On Nov. 25, Julie Mayo of Aberdeen, S.D., endured a mother's greatest nightmare. She got a call telling her that her husband, Dr. Chester Mayo, and her 17-year-old son, Chester Jr., were dead.

A small plane piloted by her husband had crashed at the Faribault, Minn., airport, as he was returning their son to Shattuck-St. Mary's School after Thanksgiving break. Two of Chester's friends, his roommate Jay Wang and Corey Lyn Creger, also had died.

Yet a few days later this same mother stood on a stage at the Faribault school's crowded memorial service with a smile on her face. She said something that seemed inexplicable: "Shattuck-St. Mary's saved Chester's life."

Her son had been considered a misfit, a "nobody," at his former high school, Mayo said. At Shattuck, in little over year, he had become a star.

A visit to Shattuck and conversations with Chester's classmates and teachers helped to explain Julie Mayo's remarkable statement.

Shattuck-St. Mary's is Minnesota's oldest college-prep boarding/day school, founded in 1858. Though many Minnesotans may not have heard of the school, it's known around the world. Its 417 students in grades 6 to 12 hail from 34 states and 22 countries.

Most students come for the school's intense, high-quality extracurricular programs and rigorous academics. But some, such as Chester, are in desperate need of a fresh start.

A boarding school might seem an unlikely place to find yourself -- far from parents and all that home means. But once at Shattuck, Chester didn't remain alone for long. Shattuck students, from markedly different cultures and backgrounds, form a tight-knit community as they study, play and live together 24 hours a day.

"We look out for each other, bond as family," said Henry Carlson, a friend of Chester's. Teachers play a central role in this process, forming deep friendships and mentor relationships with students. Many teachers live on the 250-acre campus.

"At a boarding school, you don't get to specialize in being a classroom teacher," said Matt Ruby, director of studies. "When students are sick, we're by their bedside all night. With over 400 students, there's always an adolescent who needs someone to talk to."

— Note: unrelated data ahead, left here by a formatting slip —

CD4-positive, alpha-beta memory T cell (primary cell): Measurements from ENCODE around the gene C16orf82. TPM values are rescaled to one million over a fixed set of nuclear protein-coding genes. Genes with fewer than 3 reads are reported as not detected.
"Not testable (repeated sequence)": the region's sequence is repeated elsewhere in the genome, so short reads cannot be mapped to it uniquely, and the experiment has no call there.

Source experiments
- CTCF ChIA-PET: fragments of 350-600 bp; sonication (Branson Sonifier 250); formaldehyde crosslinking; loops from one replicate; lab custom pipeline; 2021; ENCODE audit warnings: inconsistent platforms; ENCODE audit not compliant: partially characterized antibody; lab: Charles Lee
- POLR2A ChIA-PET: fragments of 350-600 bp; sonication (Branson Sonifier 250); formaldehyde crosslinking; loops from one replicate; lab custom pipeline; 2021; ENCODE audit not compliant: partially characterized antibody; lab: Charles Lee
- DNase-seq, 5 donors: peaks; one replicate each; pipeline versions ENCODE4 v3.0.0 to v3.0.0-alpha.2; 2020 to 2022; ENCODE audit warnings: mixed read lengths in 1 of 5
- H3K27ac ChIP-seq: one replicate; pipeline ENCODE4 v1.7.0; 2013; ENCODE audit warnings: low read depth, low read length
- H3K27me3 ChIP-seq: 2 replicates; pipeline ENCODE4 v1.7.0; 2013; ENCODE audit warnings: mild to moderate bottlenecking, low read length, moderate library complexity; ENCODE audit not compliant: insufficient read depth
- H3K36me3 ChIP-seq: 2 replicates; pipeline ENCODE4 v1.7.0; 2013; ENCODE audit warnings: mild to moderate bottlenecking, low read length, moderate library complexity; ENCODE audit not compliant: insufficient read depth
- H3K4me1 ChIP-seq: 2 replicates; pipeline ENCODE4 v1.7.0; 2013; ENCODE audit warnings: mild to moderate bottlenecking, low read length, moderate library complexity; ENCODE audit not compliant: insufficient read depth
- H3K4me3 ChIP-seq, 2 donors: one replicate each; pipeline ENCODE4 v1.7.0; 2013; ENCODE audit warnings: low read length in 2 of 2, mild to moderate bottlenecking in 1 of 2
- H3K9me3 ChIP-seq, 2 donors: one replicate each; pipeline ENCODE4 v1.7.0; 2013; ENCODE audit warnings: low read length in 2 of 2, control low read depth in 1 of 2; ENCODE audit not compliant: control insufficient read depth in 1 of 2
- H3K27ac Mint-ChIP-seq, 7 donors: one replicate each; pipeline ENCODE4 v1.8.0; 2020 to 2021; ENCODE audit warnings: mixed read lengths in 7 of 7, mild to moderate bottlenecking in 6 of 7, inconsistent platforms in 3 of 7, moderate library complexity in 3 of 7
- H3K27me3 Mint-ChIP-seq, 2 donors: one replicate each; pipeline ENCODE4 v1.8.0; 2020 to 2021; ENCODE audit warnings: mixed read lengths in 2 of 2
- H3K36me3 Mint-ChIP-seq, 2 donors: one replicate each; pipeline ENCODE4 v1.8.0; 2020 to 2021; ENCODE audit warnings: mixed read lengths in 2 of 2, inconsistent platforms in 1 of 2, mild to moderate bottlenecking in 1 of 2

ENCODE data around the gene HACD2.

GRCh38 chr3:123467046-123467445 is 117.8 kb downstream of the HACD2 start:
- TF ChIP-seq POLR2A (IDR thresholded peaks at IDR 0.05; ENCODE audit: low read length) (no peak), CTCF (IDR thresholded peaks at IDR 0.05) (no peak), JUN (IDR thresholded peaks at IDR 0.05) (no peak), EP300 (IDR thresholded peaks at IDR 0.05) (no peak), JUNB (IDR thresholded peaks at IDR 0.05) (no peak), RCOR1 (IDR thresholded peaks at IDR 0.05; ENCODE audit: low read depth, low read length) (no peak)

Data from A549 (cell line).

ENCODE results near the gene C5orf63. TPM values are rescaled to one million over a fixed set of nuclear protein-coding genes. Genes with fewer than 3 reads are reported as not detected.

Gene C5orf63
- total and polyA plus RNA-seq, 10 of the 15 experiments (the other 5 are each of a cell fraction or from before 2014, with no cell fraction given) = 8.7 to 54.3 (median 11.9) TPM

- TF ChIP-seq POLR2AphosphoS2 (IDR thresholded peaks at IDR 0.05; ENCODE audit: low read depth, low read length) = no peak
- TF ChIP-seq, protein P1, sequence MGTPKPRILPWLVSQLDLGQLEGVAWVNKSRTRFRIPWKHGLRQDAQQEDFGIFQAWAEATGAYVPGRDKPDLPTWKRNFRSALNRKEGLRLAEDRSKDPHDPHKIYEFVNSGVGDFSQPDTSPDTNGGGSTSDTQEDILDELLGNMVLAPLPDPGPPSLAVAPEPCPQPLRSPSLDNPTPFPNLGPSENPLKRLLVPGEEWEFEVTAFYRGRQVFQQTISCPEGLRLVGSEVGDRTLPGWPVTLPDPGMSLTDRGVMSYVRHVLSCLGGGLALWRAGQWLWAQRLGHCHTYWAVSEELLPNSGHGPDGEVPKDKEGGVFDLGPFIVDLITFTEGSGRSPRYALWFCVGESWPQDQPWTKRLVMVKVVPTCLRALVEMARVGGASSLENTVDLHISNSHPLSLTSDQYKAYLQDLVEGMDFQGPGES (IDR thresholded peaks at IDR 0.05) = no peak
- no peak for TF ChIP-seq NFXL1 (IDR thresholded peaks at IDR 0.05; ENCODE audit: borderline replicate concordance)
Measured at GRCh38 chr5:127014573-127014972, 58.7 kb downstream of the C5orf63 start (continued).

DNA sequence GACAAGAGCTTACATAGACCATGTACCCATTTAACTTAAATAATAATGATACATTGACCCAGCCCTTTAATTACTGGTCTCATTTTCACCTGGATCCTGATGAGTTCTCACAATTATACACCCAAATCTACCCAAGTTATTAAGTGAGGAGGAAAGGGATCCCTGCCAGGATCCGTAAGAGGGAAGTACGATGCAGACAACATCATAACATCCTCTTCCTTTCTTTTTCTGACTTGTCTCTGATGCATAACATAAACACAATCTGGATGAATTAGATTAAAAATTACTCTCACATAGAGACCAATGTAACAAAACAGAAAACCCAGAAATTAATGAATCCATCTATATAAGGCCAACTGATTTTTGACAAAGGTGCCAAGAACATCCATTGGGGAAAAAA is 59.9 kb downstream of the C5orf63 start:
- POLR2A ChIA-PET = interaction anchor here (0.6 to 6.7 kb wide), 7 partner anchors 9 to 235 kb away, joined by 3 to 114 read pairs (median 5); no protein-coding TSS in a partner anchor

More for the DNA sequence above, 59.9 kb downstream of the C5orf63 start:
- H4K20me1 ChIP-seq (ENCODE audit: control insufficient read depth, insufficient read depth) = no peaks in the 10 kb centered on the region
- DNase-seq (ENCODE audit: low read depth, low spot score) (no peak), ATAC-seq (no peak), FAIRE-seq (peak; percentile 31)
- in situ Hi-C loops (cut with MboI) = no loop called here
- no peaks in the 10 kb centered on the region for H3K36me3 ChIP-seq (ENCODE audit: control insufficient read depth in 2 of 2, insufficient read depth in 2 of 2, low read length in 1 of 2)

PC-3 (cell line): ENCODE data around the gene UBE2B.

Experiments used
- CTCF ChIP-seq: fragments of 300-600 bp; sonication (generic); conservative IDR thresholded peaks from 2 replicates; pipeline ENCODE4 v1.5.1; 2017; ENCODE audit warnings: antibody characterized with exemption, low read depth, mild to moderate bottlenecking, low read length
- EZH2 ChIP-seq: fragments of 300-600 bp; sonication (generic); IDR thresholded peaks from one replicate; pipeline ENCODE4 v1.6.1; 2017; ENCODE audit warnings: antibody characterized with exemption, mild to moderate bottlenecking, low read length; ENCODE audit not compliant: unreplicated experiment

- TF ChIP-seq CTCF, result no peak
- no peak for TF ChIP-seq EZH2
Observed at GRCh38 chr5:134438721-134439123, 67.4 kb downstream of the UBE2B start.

When Chester arrived at Shattuck, students and teachers alike sensed submerged talents in the withdrawn youth who walked the halls dressed in black.

On his second day on campus, Carlson knocked on his closed door and recognized immediately that he needed both friends and focus. Together with theater program director Michael Todaro, he encouraged Chester to give drama a shot.

"Within a week," said Carlson, "he was psyched."

Not long after that, Chester nailed a lead role in the school's fall production, "Of Mice and Men."

In the play based on John Steinbeck's classic novel, Chester poignantly played Lennie, a vulnerable adult befriended by a street-smart dreamer, and he brought an extraordinary "presence and strength" to the part, according to Todaro. "He was an exceptionally natural actor -- one of those rare artists who is self-aware but not self-obsessed."

"He reminded me of Marlon Brando," said Carlson, himself an actor, "rebellious yet humble about his great gifts."

The legendary Brando attended Shattuck in the 1940s.

Three weeks before he died, Chester was inducted into Shattuck's Dramatic Association after giving "the performance of a lifetime" as Count Dracula in this year's fall play.

The ultimate test of a unique community like Shattuck's is an encounter with death.

We all shiver when, usually in youth, we see that first bolt of lightning warning us of our mortality -- perhaps a classmate's death in a car accident. At a boarding school, this harsh reminder comes without parents or the emotional support that family offers.

Shattuck met this challenge with grace and strength. The staff guided students through their sorrow, to "show them that we can grieve and be productive at the same time," according to Ruby.

Last week's memorial service included reflections from students, and film and musical tributes created by teachers.

Watching the service, it was easier to understand the sentiment that a life can be "saved" even when it ends too soon.

Katherine Kersten • kkersten@startribune.com Join the conversation at my blog, Think Again, which can be found at www.startribune.com/thinkagain.